I enjoy reading classic car magazines from Europe and the US and one name seems to appear in every edition – Maximilian Hoffman! Who was he and why was he such an important figure in the automotive industry? By the way don’t confuse him with his namesake who was a World War 1 military strategist who helped defeat Russian advances in 1917 – a pivotal reason for the Russian revolution!
Our Max is much more interesting – he was born in Vienna in 1904 to parents who ran a small manufacturing business which he joined as a teenager. The company was born out of an inherited grocery store (!) and made sewing machines and later bicycles – a common path for many car manufacturers of the time. This company was not related to other Hoffmann motorcycle and car companies that have come and gone.
The experience in mechanics lead young Max to compete on early DKW motorcycles and graduated through the ranks until four wheeled racing took his focus. His success as a racer opened some doors and he became an agent for a local importer of Auburn, Cord and Duesenbergs into Austria as well as Lancia and Pontiac. This naturally lead him to setting up his own business during the mid 1930s with a partner: Hoffmann & Huppert and this company became the sole importer in Austria for Rolls-Royce, Bentley, Alfa Romeo and Volvo as well as other French manufacturers. Note the name: it started with two “n”s but was changed later.
However things were getting hot in Europe and with a Jewish surname from his father, Max realised that the outcome might not be pleasant so he left Austria for Paris and was in the process of repeating his success in France when full hostilities broke out. He was on the move again and this time to safety in the US, arriving at Ellis Island in New York in 1941. With experience in the auto industry behind him and a stagnating US industry, he used his entrepreneurial skills to make some money until he could fulfil his desire to import European cars into the country.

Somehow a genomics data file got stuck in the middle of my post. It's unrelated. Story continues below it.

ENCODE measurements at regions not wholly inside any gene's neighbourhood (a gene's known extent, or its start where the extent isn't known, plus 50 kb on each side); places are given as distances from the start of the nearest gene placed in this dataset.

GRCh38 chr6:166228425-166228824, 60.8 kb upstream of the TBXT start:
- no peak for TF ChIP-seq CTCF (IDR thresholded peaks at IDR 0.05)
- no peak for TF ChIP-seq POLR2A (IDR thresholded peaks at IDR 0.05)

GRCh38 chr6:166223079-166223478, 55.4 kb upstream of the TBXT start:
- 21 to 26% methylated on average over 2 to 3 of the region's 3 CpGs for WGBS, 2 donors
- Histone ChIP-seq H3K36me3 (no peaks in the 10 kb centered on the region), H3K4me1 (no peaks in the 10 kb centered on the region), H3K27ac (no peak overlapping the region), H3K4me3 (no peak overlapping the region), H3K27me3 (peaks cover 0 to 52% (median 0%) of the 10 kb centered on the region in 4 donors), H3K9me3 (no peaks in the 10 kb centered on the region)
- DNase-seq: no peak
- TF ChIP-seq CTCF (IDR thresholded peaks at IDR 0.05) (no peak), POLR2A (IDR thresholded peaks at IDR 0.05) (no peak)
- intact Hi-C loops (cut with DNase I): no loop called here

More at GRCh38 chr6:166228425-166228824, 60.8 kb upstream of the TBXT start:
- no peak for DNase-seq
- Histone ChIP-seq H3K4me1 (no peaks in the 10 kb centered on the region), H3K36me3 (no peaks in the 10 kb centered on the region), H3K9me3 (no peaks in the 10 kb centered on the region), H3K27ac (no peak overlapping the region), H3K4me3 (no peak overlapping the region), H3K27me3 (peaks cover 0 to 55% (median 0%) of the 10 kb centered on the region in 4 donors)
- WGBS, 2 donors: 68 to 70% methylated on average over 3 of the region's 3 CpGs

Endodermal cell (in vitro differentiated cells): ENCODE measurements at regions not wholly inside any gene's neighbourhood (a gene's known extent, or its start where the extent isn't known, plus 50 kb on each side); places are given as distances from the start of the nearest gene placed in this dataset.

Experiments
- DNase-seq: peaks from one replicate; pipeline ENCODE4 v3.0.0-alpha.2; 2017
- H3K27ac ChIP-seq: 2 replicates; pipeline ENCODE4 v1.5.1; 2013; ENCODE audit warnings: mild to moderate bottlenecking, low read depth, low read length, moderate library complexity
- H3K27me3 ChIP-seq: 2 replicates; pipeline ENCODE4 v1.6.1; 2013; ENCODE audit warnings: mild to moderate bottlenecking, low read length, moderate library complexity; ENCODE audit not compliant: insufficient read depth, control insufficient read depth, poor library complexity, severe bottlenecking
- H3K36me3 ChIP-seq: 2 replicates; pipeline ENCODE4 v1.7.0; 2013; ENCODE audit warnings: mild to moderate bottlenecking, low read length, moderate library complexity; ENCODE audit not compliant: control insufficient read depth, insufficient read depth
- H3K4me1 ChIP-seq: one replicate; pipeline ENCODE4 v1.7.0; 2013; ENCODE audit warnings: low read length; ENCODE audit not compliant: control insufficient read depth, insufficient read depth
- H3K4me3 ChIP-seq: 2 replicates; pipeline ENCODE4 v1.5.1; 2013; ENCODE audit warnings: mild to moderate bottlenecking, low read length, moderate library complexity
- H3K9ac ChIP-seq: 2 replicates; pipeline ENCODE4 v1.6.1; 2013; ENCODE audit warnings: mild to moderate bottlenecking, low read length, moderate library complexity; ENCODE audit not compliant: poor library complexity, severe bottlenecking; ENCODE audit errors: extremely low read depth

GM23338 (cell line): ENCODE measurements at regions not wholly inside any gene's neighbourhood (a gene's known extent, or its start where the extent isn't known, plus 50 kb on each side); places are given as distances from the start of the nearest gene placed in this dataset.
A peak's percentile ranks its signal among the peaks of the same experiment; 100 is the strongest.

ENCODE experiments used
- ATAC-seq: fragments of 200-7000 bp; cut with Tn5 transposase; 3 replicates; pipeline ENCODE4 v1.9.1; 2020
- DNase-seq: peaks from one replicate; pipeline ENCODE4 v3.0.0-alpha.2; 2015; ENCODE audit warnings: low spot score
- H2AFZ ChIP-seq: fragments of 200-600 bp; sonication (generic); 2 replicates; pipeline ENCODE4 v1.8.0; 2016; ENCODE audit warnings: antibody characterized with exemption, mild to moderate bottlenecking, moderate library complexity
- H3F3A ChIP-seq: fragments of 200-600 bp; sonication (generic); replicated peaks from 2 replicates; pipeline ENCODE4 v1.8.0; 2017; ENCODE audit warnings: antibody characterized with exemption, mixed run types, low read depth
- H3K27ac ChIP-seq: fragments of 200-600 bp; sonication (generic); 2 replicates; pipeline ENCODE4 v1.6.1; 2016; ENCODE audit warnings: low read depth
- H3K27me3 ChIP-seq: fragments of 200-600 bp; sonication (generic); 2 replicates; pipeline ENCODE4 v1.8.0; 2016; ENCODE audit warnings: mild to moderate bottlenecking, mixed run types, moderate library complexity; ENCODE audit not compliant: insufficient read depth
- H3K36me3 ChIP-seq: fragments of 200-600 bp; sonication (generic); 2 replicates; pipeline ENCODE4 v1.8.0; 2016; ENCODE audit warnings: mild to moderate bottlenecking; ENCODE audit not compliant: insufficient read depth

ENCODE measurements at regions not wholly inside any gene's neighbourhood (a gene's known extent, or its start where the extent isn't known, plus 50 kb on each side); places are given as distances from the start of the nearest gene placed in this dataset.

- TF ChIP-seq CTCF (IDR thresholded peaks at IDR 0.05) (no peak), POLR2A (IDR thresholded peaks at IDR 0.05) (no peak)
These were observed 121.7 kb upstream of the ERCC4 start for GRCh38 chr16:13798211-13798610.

So in 1947 he opened his first dealership in the upper East Side of New York supplying luxury European cars before signing his first manufacturer: Jaguar. This was followed by related brands like Daimler, Lanchester and Lea Francis. This lead to signing a deal with Volkswagen and he imported the first Beetles into the US – quite ironic as the sponsor of the car was the man who forced Hoffman to flee Europe! This didn’t last long as the Beetle was too small for the market at that time – he was 15-20 years too early.
This is where Hoffman’s reputation really took off. He was the Mercedes-Benz importer ordering cars for wealthy people and specifying the fit and finish. It was Hoffman who asked Mercedes to take the Gullwing 300SL and turn it into a roadster. There is a myth that he asked for the Gullwing to be built and when the request was rejected, quite simply ordered and pre-paid, forcing Mercedes to build what would become an icon of the 1950s. He did however, help fund the costs of the similar 190SL. His growing relationship with Mercedes-Benz caused the other relationship with Jaguar to die – they were fierce Le Mans competitors at the time. The resolution to the contract dispute meant that Hoffman still took royalties off every Jaguar sold in the US for several years later!
He asked Porsche for a lightweight speedster to be sold on the West Coast and when they arrived without a logo he persuaded them to design one – another icon of the industry was born!
He was also importing BMWs and persuaded them to design an open topped sports car: the gorgeous BMW 507 was born. However, like the Beetle, it wasn’t a commercial success when launched and nearly caused BMW to declare bankruptcy. It was only an injection of cash by the shareholding Quandt family that ultimately saved the company – Hoffman had triggered another important event in the industry – the Quandts are credited with saving BMW.
He did something similar for Alfa Romeo, persuading them to create the Giulietta Spider from the coupe version. This was a more successful car than the BMW with over 14,000 built. Although Hoffman had ordered it for the US market, it was so popular that it was sold throughout Europe as well.
During the 1960s, Hoffman sold off his import businesses and concentrated on BMW exclusively and ultimately sold his business to them to become BMW North America in 1975.
Hoffman knew how to attract customers and had the celebrated architect Frank Lloyd Wright design two important buildings: firstly his showroom at 430 Park Avenue, New York (sadly demolished in 2013 to make way for a bank branch) and a private house in Rye, Westchester County, NY. After his death in 1981, his widow created the Maximilian E. and Marion O. Hoffman Foundation Inc. with their considerable wealth – in 2016 it still had assets of $57M! The foundation helps to provide support for education, arts and medical programs mostly in the north east of the US.